Maps play an important role in conveying crucial information on where conservation efforts should be carried out. On March 10th, 2020, the Department of Environment and Sustainability at Catawba and the Center for the Environment hosted Dr. Jason Riggio from UC Davis. Dr. Riggio gave a presentation on his collaborative work with the National Geographic Society that recently published maps on the low human impact areas across the world.

Their maps revealed that at least 56% of the planet has low impact use, which is both a good and worrying sign. This is because the 56% is mostly in the tundra, boreal, deserts and high mountain ecosystems where the land has low productivity and fewer species of plants and animals. The study unsurprisingly showed that areas with high productivity such as flooded grasslands, tropical rain-forests, and temperate forests had the highest human impacts.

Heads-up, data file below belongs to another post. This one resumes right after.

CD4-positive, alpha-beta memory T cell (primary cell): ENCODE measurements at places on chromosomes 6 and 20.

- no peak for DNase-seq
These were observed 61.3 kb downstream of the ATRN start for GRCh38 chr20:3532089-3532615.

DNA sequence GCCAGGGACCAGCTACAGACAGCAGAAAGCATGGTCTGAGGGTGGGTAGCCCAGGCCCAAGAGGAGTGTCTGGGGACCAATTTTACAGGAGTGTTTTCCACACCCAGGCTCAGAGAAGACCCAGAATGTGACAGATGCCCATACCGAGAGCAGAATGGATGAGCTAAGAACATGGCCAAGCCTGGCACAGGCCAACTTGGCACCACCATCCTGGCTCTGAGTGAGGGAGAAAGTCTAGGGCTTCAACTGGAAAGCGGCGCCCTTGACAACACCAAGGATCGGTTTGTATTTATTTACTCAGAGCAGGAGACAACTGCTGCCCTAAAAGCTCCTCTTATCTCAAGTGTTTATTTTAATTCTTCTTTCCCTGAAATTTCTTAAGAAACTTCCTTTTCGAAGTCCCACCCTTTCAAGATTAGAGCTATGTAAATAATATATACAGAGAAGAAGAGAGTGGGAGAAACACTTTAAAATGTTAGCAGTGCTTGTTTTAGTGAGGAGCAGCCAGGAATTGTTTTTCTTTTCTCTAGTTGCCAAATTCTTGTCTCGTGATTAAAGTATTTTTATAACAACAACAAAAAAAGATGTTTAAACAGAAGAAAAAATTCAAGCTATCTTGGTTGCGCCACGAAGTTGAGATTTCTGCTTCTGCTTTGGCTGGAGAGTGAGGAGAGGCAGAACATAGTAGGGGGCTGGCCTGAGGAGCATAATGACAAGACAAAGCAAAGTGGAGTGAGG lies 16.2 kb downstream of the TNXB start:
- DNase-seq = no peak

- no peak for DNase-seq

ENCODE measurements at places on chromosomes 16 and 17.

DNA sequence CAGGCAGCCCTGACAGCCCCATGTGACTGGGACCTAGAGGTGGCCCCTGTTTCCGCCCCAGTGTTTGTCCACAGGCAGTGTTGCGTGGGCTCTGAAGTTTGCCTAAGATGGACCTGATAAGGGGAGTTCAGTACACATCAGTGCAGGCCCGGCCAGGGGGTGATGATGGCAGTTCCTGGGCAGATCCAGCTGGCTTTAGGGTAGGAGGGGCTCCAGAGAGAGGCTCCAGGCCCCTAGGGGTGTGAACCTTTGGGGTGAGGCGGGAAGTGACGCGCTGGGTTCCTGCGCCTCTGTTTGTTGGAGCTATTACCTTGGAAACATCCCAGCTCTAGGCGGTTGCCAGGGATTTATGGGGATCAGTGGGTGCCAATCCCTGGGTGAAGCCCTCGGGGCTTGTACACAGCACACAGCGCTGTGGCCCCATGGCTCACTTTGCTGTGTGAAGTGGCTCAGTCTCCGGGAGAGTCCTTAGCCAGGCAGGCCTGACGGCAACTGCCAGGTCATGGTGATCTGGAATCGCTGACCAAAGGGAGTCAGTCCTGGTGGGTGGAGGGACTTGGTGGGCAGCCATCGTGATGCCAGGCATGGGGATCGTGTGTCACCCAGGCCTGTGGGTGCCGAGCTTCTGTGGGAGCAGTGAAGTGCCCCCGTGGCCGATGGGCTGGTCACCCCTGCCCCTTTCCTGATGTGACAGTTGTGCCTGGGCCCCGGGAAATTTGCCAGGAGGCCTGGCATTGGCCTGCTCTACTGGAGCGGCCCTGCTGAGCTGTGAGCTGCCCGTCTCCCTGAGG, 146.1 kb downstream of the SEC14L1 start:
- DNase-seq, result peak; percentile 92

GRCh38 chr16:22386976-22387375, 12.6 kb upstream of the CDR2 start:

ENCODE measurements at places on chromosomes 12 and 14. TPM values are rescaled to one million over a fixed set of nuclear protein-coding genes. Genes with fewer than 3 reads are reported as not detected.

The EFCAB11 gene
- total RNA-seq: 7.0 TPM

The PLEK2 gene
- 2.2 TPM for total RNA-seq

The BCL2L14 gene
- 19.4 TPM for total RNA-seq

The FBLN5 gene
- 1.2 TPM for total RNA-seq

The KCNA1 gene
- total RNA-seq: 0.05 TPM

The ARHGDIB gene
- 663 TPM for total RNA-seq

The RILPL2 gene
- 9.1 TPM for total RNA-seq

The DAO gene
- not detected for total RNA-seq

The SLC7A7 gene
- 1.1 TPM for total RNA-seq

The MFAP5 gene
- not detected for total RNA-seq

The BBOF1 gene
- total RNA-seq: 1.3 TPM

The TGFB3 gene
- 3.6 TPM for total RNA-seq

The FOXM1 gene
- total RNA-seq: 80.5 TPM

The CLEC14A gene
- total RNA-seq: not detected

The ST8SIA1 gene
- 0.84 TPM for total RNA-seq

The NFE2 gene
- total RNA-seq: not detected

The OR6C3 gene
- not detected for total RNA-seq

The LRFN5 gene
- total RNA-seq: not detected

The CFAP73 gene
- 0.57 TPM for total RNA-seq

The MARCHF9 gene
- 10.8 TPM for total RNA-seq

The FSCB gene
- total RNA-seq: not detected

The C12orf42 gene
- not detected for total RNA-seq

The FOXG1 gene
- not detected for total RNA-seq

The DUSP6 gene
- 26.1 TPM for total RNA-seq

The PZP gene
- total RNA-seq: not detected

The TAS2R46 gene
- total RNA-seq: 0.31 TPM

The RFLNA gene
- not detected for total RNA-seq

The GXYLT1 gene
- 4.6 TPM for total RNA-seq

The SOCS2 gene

Dr. Riggio argued that we ought to pay keen attention to the areas of high human impact by finding ways to protect what is left of it through wildlife corridors between parks. At the same time, we need to ensure the low impact areas continue remaining intact if not expanded. One of the audience members added that she was increasing the native vegetation and promoting local biodiversity by creating more spaces where native vegetation could grow. It’s small steps like these that count towards increasing the areas under low human impact globally.